Lest you think West Coast gangsta rap lacked holiday cheer, the 1996 roster of Death Row Records proudly presents an entire album of yuletide hip-hop joy — the aptly named Christmas on Death Row. Among old favorites like Frosty the Snowman, White Christmas, and Party 4 Da Homies is the standout track featuring Nate Dogg and Snoop Dogg: Santa Claus Goes Straight to the Ghetto. It really is a gem. It takes me back to middle school in the mid-90s when gangsta rap ruled everything. And you thought “Christmas in Hollis” was all we had to work with? Nostalgia never dies. And neither does Snoop.


Who can forget the heartwarming Christmas tale of Satan’s plot to murder Santa Claus, with help from fiends like Ivan the Terrible, brutal Roman Emperors Caligula and Nero, and femme fatale Lucrezia Borgia? That’s the actual storyline from the radio special The Plot to Overthrow Christmas. Realizing that Christmas is the one time of year that people begin to slip from his grasp, Satan gathers his minions to a conference on how to overthrow the season of good cheer. The lot falls to Nero to travel to the North Pole and murder jolly old Saint Nick and…well…I won’t ruin the end for you. First performed in 1938, The Plot became a staple of Christmas radio in the years before television. Speaking of: Jordan Peele, please make this into a film. Love, me.


By far, the weirdest thing you can do as this Christmas season comes to its sharpest point is to say “no” to something. Seriously. The pressure to attend every party, every function, and every family dinner can be exhausting. And it leaves us with short fuses, tired bodies, and jumbled-up minds. So give yourself a present. Say “no” to an invitation, take that time slot as a gift, and use it in a way that gives you life and energy. Say no to the office party and spend that two hours at your favorite coffee shop with a good book; skip the annual Christmas musical and get some Vitamin D on a hike through the woods; or forgo the Christmas photo, itchy sweaters and all, and do a family game night instead. Time is a present everyone robs from themselves. Be weird this Christmas, and take it back. If/when someone complains, tell them you’re practicing Biblical wisdom. Hard to argue with that.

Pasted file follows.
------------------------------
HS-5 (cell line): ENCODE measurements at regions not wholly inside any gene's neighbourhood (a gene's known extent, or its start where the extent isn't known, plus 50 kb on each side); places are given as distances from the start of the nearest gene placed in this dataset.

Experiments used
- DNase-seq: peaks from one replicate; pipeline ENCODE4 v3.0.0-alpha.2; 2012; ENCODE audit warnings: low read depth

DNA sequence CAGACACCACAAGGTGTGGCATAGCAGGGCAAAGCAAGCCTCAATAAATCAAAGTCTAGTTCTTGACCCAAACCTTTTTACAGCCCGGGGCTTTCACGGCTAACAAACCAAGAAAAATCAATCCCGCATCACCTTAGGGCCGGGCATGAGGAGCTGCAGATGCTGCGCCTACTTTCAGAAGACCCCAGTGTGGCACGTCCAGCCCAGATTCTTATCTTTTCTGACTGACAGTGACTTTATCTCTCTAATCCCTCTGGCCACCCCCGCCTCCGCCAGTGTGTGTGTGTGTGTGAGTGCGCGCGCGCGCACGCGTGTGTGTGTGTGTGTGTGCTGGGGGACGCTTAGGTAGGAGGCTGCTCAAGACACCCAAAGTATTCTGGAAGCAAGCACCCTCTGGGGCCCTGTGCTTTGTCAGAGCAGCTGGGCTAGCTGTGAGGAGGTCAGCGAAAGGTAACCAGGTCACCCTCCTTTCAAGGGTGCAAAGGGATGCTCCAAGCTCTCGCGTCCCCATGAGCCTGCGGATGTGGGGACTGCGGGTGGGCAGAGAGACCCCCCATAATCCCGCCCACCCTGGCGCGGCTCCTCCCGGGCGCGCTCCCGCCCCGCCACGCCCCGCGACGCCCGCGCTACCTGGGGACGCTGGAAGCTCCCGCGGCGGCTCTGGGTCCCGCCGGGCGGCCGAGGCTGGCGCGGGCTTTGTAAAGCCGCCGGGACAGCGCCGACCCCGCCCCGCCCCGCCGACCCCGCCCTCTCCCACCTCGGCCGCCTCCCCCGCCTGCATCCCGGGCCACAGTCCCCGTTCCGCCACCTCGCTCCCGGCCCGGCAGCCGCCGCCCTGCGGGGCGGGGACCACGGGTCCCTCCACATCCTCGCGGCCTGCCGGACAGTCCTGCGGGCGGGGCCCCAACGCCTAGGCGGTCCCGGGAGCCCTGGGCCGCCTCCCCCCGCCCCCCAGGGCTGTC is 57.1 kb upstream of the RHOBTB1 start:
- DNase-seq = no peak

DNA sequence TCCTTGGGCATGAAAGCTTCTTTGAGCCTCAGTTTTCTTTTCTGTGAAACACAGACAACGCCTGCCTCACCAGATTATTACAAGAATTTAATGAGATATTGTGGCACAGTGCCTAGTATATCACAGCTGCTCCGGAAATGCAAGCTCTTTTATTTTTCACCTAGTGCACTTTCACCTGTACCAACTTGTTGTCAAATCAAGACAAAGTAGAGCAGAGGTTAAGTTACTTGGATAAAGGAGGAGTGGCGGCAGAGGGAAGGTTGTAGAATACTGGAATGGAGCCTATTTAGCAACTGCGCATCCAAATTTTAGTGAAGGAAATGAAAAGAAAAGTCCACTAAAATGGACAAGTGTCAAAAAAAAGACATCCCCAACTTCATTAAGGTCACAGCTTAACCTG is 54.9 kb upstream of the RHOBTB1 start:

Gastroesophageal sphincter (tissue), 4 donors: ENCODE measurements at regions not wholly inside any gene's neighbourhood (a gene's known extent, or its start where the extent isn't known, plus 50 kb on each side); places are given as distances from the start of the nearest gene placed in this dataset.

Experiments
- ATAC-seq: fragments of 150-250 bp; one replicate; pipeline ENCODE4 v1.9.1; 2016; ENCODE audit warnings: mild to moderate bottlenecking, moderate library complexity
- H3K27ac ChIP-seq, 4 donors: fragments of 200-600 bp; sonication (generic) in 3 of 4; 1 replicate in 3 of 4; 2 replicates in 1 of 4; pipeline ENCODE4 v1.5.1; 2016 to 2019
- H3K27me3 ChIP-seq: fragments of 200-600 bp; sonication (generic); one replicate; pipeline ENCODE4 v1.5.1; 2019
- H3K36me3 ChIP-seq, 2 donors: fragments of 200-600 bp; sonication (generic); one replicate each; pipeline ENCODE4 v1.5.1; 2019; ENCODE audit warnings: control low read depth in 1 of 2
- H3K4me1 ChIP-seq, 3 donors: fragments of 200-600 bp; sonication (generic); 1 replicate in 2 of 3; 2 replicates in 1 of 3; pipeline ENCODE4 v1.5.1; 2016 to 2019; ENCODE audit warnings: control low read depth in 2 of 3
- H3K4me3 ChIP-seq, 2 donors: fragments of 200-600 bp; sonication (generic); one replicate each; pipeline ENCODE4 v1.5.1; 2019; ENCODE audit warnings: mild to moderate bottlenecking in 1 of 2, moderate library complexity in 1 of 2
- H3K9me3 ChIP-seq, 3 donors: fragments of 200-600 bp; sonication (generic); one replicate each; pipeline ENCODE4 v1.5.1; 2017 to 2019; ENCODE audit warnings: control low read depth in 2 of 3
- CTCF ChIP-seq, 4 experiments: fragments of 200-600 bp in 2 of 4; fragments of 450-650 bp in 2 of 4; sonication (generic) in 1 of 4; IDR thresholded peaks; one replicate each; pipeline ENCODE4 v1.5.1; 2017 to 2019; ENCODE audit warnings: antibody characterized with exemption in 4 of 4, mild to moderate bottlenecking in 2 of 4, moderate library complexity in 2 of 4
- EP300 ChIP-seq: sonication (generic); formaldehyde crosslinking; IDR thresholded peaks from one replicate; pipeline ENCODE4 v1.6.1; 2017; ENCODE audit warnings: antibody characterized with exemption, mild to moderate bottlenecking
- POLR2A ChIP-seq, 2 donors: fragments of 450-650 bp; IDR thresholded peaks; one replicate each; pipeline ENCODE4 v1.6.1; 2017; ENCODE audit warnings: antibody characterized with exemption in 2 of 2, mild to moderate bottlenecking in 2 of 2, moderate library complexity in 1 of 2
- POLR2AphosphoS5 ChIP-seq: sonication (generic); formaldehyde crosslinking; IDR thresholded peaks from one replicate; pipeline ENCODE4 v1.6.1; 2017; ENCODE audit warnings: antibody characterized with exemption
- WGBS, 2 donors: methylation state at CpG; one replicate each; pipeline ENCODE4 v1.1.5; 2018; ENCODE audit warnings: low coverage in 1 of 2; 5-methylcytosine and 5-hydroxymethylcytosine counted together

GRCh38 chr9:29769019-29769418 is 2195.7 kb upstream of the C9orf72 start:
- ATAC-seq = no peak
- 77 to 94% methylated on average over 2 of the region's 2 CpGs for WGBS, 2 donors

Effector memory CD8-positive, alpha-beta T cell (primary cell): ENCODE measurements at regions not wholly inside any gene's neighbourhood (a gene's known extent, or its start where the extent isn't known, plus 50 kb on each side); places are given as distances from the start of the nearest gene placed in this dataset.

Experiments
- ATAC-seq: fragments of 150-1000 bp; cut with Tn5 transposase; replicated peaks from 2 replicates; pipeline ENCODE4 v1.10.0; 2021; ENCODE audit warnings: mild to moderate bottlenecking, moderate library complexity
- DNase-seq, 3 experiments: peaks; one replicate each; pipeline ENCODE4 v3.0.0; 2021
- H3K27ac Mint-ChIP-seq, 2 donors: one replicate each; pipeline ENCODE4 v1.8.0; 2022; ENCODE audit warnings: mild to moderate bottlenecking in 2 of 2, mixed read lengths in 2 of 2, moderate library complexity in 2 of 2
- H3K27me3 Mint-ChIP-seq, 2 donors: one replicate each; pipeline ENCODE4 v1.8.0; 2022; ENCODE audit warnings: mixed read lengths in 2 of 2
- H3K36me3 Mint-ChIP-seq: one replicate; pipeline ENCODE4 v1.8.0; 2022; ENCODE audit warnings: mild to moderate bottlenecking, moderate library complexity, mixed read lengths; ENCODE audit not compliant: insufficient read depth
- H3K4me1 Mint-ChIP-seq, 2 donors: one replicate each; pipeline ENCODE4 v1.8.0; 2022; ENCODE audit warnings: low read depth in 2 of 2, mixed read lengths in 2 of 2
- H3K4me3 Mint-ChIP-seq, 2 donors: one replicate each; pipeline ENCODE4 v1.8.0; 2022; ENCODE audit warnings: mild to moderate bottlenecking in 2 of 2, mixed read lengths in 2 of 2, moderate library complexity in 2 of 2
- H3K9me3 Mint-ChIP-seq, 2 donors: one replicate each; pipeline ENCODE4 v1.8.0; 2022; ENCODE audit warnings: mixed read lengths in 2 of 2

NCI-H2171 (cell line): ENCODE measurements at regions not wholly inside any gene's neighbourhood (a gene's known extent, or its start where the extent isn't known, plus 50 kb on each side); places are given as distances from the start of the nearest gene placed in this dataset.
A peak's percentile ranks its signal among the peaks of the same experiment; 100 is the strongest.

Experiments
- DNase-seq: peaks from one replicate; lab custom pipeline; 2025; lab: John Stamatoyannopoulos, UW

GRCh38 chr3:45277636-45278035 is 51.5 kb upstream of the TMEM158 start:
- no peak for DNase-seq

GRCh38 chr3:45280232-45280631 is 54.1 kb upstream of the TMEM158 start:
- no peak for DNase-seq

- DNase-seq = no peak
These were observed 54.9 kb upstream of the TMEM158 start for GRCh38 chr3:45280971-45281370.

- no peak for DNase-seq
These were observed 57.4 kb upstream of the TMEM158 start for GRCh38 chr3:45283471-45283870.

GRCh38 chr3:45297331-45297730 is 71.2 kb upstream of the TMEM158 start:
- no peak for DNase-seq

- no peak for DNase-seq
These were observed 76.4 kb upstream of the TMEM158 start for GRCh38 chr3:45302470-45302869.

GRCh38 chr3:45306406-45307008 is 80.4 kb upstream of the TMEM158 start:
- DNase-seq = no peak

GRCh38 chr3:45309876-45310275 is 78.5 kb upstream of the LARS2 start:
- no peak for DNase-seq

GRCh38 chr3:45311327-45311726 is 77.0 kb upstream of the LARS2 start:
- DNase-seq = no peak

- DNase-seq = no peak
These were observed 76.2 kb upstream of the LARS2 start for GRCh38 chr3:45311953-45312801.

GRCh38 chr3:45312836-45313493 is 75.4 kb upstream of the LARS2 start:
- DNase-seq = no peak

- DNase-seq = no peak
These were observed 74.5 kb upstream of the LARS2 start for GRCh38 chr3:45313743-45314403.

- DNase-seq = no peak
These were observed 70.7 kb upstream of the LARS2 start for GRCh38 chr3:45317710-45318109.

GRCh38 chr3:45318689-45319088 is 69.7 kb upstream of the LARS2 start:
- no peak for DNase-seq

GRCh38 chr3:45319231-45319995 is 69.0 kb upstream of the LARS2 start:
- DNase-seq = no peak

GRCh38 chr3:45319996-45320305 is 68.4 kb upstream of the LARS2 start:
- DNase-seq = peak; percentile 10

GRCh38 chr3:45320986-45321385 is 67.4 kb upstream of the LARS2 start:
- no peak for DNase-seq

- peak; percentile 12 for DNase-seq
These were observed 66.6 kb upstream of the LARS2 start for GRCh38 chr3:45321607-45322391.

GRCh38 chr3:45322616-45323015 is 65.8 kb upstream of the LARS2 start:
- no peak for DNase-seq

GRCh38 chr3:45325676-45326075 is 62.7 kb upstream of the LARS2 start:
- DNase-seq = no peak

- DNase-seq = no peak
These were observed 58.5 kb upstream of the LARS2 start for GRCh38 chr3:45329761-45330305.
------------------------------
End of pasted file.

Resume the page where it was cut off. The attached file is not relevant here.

Okay, so that last one might have been a little bait-and-switchy. Here’s one more. I saved my favorite for last:


Sufjan Stevens is a singer-songwriter and multi-instrumentalist who once wrote a seven-movement symphony based on the Brooklyn-Queens Expressway. So there’s that. When it comes to Christmas, Sufjan’s an overachiever — 100 songs, collected over 11 years, and released on two albums: Songs for Christmas and Silver and Gold. There are new takes on old favorites like the 9-minute electronica of Do You Hear What I Hear? and original compositions like a much-needed hymn to holiday relationship woe, Did I Make You Cry on Christmas Day? (Well, You Deserved It!). Once you stumble onto his 12-minute opus on cryptozoology and holiday cheer, Christmas Unicorn, you’ll realize it’s pretty hard to out-weird Sufjan. This year, embrace your inner weirdness with Sufjan’s Yule Log, a complete listen-through of his holiday music set to the crackle of a fireplace. It’ll only take you about five hours to get through it all. God bless us, everyone.

This year, may your Christmas be merry, bright, and a little more weird.

Disclaimer: This article is 100% human-generated.

Caleb Mathis
Meet the author

Caleb Mathis

Dad of three, husband of one, pastor at Crossroads, and at the moment would rather be reading Tolkien, watching British TV, or in a pub with a pint of Guinness.